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What voltage pack to build?
#1
I want to start building some battery packs.  Solar to house power will be in the end result.  I have a couple hundred cells that I've separated the good the bad the ugly and am still cleaning up the good ones.  Is there a universal pack voltage? Seems to be 24v.  I think 40 cell packs is what I will go with.  I've also got several trays to do 20 cell packs.  I dont have any other solar panels, charger controllers, inverters at this time so I am open to all options.


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#2
(04-03-2019, 01:51 PM)bairleafarm Wrote: I dont have any other solar panels, charger controllers, inverters at this time so I am open to all options.

Given that you are aiming at a house sized supply, your nominal battery voltage should be at least 48v  - so 14 cells in series.
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#3
It really does depend on your requirements. How much power do you need. Both 24v and 48v have there pros an cons.

48v is more efficient than 24v. Less Amps, so smaller cables can be used. One downside, is balancing hardware, you need 14 rather than 7. 24v has the advantage it is easy to add more cells, as you don't need such a large quantity.

I would say that if I were looking to go more than 5kw with a 7kw peak, go 48v.
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#4
I second the requirements factor. I have a 2400W 24V inverter and it does fine for me. I am careful about which circuits run on what. I avoid on demand items like my toaster, kettle and microwave. Instead I focus on continuously running items like computers, servers, fridge, lights and during this winter even a heat pump unit. So out of this unit I've crossed over 200kwh per month easily. My norm is around 350kwh per month.

The good thing about the 24V was that I only needed 7 packs in series. So I started with a 3.5kwh pack 7s60p, and worked my way up one pack at a time. My only thing was the PIP inverter I used has a parasitic drain of 50W all the time. For a 3.5kwh pack it drained the battery faster than I'd like. So if you were to start with a smaller pack you might want to wait until you get more cells or more efficient inverters.

Now would I have liked a 48V system? The only reason why I would switch is if my requirements is to have a 5000W unit. At that point it's easy to reconfigure since all the cabling is still good, the batteries can be reconfigured easily, so to switch over to 48V is basically a non-event. The only thing I'm out my PIP, and if so, my inverter only costed me $550. Not a whole lot of money lost.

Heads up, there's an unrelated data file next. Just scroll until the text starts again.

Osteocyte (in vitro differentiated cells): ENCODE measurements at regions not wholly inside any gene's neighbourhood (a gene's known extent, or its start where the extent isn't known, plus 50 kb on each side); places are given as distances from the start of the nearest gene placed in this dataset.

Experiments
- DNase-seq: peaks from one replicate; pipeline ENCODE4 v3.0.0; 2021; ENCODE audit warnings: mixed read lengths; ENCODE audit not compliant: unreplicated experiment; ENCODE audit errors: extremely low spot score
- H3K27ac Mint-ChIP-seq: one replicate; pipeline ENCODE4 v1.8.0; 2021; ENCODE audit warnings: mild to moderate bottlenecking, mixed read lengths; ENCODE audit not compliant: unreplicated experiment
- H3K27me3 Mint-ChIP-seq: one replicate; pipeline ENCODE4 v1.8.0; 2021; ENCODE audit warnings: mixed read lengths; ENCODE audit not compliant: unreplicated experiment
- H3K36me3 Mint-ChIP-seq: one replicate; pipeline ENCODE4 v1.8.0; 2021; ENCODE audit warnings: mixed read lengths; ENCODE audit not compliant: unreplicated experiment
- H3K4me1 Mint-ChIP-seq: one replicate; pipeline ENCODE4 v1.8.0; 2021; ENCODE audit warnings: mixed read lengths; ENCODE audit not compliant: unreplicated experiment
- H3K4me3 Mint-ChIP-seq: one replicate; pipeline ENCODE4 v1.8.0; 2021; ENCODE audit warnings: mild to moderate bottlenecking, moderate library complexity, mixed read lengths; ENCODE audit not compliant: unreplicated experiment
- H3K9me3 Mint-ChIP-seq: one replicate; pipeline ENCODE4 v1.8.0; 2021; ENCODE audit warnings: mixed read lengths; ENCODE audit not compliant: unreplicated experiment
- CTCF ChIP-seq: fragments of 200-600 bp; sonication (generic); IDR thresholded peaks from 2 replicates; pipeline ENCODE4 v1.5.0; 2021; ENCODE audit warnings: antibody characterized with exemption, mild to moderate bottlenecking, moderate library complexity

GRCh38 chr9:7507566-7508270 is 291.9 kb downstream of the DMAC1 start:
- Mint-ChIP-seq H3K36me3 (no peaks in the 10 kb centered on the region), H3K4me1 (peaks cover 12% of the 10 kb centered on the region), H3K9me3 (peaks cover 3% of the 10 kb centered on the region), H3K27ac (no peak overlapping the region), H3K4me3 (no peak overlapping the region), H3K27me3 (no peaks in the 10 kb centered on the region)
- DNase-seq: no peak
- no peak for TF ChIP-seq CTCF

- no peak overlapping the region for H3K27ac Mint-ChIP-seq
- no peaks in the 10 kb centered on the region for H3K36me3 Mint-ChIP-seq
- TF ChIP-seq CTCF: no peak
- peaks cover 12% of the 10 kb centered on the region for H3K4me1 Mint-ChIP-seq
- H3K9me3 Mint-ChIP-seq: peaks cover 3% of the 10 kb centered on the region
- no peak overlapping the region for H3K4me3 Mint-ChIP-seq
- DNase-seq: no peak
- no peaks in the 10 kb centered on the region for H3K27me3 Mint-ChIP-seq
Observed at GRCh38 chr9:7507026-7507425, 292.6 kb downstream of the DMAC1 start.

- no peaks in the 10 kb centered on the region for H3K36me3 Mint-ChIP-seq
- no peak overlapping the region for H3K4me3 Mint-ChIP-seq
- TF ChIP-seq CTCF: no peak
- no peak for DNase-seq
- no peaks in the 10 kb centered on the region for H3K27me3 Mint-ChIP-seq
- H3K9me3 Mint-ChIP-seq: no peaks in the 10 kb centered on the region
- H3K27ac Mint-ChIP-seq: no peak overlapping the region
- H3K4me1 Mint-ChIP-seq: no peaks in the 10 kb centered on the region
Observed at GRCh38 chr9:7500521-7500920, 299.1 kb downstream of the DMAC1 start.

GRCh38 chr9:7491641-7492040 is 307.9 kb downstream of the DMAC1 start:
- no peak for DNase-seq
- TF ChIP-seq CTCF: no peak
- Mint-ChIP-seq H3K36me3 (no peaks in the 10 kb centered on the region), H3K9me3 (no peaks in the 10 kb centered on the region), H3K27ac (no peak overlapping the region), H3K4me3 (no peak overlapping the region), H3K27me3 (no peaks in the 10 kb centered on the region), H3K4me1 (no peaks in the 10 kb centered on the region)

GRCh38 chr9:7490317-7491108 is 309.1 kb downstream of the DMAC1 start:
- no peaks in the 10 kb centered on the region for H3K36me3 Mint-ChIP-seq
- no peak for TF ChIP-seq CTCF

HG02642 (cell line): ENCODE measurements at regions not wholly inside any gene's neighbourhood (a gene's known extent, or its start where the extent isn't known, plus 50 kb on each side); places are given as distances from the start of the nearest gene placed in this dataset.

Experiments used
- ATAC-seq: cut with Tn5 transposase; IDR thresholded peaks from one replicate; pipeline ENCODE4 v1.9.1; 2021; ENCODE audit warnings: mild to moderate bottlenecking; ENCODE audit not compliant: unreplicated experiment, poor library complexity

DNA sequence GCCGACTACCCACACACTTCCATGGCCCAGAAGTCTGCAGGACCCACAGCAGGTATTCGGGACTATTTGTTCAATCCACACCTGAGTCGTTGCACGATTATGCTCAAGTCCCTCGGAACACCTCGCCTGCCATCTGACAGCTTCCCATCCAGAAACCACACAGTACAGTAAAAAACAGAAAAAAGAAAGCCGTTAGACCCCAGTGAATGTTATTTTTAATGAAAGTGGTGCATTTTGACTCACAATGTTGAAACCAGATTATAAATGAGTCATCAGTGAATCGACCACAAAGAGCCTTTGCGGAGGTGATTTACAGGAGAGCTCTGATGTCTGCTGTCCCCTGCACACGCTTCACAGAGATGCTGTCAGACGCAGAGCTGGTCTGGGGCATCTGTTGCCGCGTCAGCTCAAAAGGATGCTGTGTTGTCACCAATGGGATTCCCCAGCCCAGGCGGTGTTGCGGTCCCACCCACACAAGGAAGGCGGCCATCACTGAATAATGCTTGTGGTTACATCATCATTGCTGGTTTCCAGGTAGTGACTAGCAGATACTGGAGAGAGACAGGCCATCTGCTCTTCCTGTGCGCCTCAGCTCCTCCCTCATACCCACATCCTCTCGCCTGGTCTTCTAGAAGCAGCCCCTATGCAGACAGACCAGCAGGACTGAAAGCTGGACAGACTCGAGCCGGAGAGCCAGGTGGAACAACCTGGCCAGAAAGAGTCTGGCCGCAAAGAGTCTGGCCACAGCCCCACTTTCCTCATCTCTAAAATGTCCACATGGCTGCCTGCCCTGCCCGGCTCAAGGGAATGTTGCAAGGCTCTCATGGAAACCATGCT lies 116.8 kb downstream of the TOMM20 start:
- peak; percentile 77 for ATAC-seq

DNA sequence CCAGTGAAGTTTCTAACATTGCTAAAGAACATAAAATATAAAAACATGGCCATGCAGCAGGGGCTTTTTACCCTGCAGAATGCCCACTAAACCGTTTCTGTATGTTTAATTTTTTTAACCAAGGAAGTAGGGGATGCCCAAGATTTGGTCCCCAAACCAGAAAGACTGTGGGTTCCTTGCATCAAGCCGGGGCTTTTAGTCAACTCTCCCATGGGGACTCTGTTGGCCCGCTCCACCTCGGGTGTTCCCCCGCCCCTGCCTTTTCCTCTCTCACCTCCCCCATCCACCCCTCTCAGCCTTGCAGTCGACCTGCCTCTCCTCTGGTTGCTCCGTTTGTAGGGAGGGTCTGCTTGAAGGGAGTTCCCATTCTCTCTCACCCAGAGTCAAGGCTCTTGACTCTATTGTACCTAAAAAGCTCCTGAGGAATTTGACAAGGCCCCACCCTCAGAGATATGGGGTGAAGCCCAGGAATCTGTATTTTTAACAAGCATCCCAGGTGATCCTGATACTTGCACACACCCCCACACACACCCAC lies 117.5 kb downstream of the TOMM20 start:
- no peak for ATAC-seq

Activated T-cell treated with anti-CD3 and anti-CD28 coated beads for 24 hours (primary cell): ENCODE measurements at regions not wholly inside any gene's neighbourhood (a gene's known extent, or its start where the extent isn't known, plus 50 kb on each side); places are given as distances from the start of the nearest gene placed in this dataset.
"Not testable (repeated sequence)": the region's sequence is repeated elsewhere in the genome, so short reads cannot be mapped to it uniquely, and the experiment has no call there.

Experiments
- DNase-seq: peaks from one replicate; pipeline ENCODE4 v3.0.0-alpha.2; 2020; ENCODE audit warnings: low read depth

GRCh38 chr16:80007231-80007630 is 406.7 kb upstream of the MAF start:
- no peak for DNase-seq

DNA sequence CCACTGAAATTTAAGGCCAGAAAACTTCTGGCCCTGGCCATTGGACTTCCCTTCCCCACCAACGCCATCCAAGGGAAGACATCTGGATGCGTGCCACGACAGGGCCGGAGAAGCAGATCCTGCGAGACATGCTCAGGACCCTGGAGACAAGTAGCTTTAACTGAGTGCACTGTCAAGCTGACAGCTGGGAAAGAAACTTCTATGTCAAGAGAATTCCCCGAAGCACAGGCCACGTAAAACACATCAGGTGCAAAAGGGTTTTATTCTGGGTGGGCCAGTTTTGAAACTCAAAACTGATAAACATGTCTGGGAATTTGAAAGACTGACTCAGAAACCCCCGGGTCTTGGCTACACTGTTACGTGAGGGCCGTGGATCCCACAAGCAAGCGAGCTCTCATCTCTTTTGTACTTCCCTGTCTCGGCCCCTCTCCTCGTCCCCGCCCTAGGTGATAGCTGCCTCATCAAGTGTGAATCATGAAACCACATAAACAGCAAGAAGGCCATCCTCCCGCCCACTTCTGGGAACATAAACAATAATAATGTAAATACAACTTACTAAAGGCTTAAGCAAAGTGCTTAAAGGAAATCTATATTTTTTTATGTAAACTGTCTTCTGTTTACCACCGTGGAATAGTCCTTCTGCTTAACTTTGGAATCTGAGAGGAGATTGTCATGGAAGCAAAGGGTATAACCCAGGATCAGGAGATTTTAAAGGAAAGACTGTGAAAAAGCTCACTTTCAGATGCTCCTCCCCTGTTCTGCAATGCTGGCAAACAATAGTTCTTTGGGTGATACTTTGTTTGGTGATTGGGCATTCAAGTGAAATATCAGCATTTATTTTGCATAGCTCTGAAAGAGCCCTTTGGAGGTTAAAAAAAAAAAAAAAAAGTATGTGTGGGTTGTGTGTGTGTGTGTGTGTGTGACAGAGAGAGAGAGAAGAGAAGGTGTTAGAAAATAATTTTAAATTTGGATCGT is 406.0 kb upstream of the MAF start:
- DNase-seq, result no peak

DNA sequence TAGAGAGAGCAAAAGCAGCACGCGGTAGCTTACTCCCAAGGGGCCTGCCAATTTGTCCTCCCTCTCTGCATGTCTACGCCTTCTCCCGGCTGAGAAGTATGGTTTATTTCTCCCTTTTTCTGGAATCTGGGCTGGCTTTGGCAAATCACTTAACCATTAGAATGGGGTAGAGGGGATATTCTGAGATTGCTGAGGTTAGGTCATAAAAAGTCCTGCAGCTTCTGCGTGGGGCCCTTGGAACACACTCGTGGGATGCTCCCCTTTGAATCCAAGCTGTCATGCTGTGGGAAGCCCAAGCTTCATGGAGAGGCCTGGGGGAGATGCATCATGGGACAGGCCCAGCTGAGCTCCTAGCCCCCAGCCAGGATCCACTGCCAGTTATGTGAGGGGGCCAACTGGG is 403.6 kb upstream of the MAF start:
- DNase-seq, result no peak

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#5
After reading and looking I think I will do 24v packs. Thanks for the info guys.
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#6
(04-04-2019, 05:16 PM)bairleafarm Wrote: After reading and looking I think I will do 24v packs.  Thanks for the info guys.

Keep reading  Wink
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#7
If I was building for a home… I also agree with 48v no question.

Traditionally the lead acid match would be 14s, but there are plenty of quality inverters out there which will gladly accept a 15s input voltage.  I build my “48v” setup using a 15s pack.

The reason for doing this was to increase efficiency of power conversion... depending on the equipment efficiency can decrease as input voltage decreases.
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#8
(04-04-2019, 05:16 PM)bairleafarm Wrote: After reading and looking I think I will do 24v packs. Thanks for the info guys.

Just curious, what are "your" reasons for going 24V? You've read our responses and chose to go with 24V over 48V (I, btw, agree with the others on going 48V).
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#9
2P7S is a universal voltage. You have a 7S 24V pack in two identical strings (build it like you would be building a 14S pack). If your needs one day exceed what a 24V system can offer, split the two identical strings and run them in series for 14S. That's my plan at least. Going to run 24V for now since that's the BMS and inverter that I have, but I will always have the option to go 48V by just reorganizing my packs.
Formerly known as Dallski
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#10
One other advantage I never mentioned. If a 48v system looses a pack, for whatever reason, it will still run OK at 13s. However if a 24v system looses a pack, it will really take a hit. Although that does depend on the inverter used. I thought this would be worth mentioning, as using secondhand cells, depending on condition it is always a possibility that a pack will have to be removed for service. Although I think if I were running 24v, resources permitting, I would build a spare pack.
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